Danielle Allena and Peter Myers
Frederick Douglass and the Slave's Point of View
On October 26, 2020, Danielle Allen and Peter Myers hosted a virtual conversation at Arizona State University about Frederick Douglass and his most famous speech “What to the slave is the 4th of July?”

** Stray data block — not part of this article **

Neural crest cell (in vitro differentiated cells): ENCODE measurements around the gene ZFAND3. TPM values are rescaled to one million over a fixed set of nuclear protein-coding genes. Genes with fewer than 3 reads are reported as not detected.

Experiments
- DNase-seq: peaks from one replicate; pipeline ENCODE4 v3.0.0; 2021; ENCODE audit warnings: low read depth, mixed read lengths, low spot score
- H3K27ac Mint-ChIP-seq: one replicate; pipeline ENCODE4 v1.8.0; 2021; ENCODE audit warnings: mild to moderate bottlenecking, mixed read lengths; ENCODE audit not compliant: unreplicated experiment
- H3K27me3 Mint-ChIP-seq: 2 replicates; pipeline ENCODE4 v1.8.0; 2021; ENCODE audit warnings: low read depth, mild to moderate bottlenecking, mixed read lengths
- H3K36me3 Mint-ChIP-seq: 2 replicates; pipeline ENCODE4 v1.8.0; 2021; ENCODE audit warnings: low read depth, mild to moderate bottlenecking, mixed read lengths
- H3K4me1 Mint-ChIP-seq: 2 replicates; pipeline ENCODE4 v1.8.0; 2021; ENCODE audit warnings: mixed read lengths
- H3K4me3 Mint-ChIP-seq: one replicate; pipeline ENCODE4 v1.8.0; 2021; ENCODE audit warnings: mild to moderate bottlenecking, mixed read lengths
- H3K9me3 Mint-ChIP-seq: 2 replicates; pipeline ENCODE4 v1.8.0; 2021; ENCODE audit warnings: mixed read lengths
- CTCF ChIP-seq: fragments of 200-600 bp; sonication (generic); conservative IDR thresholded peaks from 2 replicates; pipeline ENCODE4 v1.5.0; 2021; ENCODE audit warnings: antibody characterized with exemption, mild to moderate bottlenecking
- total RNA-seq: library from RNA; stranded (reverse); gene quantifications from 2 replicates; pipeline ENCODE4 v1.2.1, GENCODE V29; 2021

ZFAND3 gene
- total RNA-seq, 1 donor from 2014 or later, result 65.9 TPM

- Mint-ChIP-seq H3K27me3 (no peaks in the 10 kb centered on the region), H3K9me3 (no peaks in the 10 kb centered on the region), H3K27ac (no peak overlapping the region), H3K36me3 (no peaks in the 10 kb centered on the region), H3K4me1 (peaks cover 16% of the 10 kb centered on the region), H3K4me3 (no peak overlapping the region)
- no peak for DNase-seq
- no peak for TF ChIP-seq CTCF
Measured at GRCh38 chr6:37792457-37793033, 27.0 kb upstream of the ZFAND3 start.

On July 5, 1852, more than a decade before the abolition of slavery, Frederick Douglass spoke to the Ladies Anti-Slavery Society of Rochester, N.Y., to explain the slave’s point of view with regard to the 4th of July in perhaps his most famous speech “What to the slave is the 4th of July?” Douglass’s speech follows the logic of his life, a literate man, who escaped bondage to tell his own story in memoir and thousands of speeches across the country, to make the case for the application of the unalienable natural rights described in the Declaration of Independence to the part of the American population still held in brutal bondage. Join the School for a conversation about Douglass’s rhetorical and moral campaign to compel the United States to live up to its own political principles.